Other commentators have argued, a little less frequently, that immigrants left the Levant to escape conscription into the Ottoman Army. This is an equally doubtful reason. Put simply, non-Muslims were in practice exempt from military service in the Ottoman army until 1909. In fact, there is no evidence whatsoever, beyond few Christians who served in the office corps, that any non-Muslims served in the Ottoman army before WWI. Despite the imperial reform edict of 1856 (known as Hatt-ı Hümayun) that equated Muslim and non-Muslim subjects of the Ottoman Empire, neither the Ottoman government nor the non-Muslim community were enthusiastic about conscripting Jews and Christians. For revenue purposes “the Ottoman state actually preferred that the Christians should pay an exemption tax (first called iane-i askerî – military assistance, and then bedel-i askerî – military payment-in-lieu) of their own, rather than serve.”[3]  Even after 1909, when the Young Turks government tried to enforce equality in conscription, non-Muslims in Mount Lebanon retained exemption because of the special rule governing this particular Ottoman district. Recruitment of non-Muslims only began in earnest during WWI at which time emigration from the area had for all intents and purposes ceased.

Latest Scholarship

If sectarian persecution and/or conscription into the ranks of the Ottoman army were not the overwhelming reasons for emigration, then what prompted such a massive movement where anywhere from 15% to 50% of villages and towns emptied out? As one would expect there were many reasons for their decision to leave their loved ones and familiar places for a great unknown. Escaping a bad marriage (as did Gibran Khalil Gibran’s mother), reuniting with family, seeking adventure, pursuing learning and knowledge (as was the case with the Arbeely family), were all individual reasons to leave home. But while there was not a singular reason for the immigration of everyone, the majority left for economic reasons. They were part of the global Great Migration of the 19th century which saw the movement of millions leaving poor economic conditions from places such as Italy and Greece to countries in desperate need for labor like the US, Argentina and Brazil. In 1895 Mikhail As’ad Rustum, a famed Lebanese immigrant and poet, summed this up with these lines:

Now everyone desires to migrate      To buy, sell and be a merchant

In a country replete with wealth         Where the poor man can succeed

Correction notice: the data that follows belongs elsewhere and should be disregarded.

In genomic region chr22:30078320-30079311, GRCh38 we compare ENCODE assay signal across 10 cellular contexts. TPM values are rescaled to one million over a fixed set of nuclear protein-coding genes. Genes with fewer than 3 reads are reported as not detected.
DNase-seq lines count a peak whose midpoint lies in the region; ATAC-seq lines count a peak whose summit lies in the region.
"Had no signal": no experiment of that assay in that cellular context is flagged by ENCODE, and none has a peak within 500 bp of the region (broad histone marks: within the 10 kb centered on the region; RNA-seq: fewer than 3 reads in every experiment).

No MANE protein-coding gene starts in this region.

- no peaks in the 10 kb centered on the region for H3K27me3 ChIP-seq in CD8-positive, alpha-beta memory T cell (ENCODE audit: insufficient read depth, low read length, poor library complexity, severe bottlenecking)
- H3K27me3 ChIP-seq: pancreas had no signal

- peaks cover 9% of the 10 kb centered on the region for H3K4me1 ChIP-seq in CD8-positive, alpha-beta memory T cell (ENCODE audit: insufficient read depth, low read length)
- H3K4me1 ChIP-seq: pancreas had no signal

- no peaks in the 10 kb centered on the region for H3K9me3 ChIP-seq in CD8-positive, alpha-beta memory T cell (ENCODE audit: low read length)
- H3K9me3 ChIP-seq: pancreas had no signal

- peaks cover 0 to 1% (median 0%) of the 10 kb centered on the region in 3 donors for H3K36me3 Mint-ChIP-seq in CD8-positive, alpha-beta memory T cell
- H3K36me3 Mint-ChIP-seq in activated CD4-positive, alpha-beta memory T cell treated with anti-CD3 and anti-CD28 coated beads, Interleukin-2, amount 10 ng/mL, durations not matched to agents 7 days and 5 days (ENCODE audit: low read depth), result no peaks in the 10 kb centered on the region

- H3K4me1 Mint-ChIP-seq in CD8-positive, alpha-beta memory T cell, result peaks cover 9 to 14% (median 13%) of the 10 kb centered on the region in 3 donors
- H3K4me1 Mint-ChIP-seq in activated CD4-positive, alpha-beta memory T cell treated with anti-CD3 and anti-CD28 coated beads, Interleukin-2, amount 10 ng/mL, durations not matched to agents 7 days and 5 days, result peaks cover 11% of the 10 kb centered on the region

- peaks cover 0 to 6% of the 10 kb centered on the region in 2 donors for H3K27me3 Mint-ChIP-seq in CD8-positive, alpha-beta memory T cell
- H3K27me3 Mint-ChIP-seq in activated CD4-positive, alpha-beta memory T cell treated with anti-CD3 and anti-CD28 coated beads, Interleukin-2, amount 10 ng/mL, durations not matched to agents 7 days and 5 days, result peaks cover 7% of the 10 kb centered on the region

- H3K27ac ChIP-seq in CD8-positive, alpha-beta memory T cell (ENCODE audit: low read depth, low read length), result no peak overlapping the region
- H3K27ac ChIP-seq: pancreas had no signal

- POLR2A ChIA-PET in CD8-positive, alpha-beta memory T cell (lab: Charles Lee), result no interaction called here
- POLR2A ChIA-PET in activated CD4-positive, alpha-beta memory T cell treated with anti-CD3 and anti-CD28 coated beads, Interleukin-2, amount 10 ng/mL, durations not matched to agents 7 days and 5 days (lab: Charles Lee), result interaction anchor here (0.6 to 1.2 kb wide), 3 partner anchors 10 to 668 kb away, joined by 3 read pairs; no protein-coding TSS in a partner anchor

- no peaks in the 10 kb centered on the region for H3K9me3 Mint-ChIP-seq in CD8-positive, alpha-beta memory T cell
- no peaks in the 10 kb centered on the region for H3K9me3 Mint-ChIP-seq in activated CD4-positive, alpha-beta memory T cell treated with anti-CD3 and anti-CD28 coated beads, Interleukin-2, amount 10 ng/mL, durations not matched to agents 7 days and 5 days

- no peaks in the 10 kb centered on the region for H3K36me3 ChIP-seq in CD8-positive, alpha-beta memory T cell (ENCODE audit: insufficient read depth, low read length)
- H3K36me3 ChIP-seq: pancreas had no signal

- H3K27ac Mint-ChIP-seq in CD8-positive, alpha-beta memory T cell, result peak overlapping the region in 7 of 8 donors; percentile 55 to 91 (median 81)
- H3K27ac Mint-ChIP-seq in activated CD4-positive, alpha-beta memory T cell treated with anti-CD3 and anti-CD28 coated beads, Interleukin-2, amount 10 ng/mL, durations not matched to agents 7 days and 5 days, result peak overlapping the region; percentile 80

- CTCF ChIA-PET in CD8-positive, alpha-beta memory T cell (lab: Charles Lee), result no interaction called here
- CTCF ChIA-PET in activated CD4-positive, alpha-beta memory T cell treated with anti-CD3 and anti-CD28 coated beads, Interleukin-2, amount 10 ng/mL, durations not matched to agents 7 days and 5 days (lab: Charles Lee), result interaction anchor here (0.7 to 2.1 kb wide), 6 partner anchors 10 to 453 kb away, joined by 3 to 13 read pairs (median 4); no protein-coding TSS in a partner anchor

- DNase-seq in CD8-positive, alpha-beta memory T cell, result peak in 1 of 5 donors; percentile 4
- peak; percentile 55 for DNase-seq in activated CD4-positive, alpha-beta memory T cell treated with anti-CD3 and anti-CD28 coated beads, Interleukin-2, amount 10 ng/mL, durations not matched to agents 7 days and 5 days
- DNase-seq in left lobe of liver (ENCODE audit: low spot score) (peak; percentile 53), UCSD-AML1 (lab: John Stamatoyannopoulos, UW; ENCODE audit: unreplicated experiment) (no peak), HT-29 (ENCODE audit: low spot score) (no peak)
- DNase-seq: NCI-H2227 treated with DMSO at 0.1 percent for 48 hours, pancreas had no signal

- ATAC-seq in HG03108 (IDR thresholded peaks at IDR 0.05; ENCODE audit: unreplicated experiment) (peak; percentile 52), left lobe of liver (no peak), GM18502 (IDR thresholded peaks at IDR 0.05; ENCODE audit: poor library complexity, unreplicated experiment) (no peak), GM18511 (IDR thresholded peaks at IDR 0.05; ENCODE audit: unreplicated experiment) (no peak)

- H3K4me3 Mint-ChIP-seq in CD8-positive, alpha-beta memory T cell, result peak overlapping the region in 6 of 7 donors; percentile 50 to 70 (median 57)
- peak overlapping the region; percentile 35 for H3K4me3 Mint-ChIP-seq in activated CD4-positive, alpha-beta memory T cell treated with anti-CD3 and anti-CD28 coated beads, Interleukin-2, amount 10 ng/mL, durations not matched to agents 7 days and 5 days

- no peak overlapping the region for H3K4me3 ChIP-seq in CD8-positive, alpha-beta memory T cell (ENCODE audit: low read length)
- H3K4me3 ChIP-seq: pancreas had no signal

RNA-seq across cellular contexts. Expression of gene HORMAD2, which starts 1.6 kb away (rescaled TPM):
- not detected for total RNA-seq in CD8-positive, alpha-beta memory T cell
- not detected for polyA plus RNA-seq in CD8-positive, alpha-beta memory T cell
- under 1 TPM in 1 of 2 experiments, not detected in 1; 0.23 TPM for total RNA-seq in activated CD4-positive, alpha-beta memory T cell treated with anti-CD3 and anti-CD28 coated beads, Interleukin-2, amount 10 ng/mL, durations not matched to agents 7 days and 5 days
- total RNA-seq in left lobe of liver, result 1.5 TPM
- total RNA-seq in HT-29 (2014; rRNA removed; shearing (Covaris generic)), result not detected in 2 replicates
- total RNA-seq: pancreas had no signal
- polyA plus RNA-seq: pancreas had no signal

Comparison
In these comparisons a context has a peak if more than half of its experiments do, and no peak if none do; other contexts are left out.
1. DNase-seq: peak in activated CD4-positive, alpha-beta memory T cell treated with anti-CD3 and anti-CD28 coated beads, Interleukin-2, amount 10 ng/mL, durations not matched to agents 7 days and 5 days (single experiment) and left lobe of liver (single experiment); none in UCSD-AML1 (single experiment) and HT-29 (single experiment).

And in the early days, this process    was easy to do from Lebanon[4]

Another contemporary observer from Mount Lebanon, Salim Hassan Hashi, wrote in 1908 that the causes of emigration were “to seek riches…in the farthest reaches of the inhabited world.”[5]

Or as Michael Haddy, a Lebanese-American recalled during a 1960s interview: “In 1892 not many people were going to America. This family went to America and they wrote back…[to say that] they made $1000 [in three years]…When people of ‘Ayn Arab saw that one man made… $1000, all of ‘Ayn Arab rushed to come to America…Like a gold rush we left ‘Ayn Arab, there were 72 of us…”[6]

In other words, immigrants from the Eastern Mediterranean left limited opportunities in their homeland for better possibilities somewhere else to make money and then return home. Specifically, the stagnation and then collapse of the silk economy of Mount Lebanon (which accounted for 60% of the GDP of Mount Lebanon by the beginning of the 20th century), and textile manufacturing in the hinterlands of Greater Syria forced many to seek better livelihoods in the prospering lands of the Americas. This process began as with other parts of the nineteenth century world, when the Eastern Mediterranean attracted European capitalists seeking markets for their manufactured goods and sources of raw material for their factories. In the case of Mount Lebanon, it was silk—cultivated in its mountains since the days of Amir Fakhredin’s in the 16th century—that French industrialists sought for their factories back in Lyons and other cities. After few decades of boon, the prices of silk cocoons and threads stagnated and then fell in the 1890s. Compounding this problem was a series of bad crop years in 1876, 1877, 1879, 1885, 1891, 1895 and as late as 1909 that bankrupted many a peasant who had taken out loans against the anticipated crop. As the chart below shows, the drop in silk prices strongly and inversely correlates with the number of immigrants leaving Mount Lebanon for the US.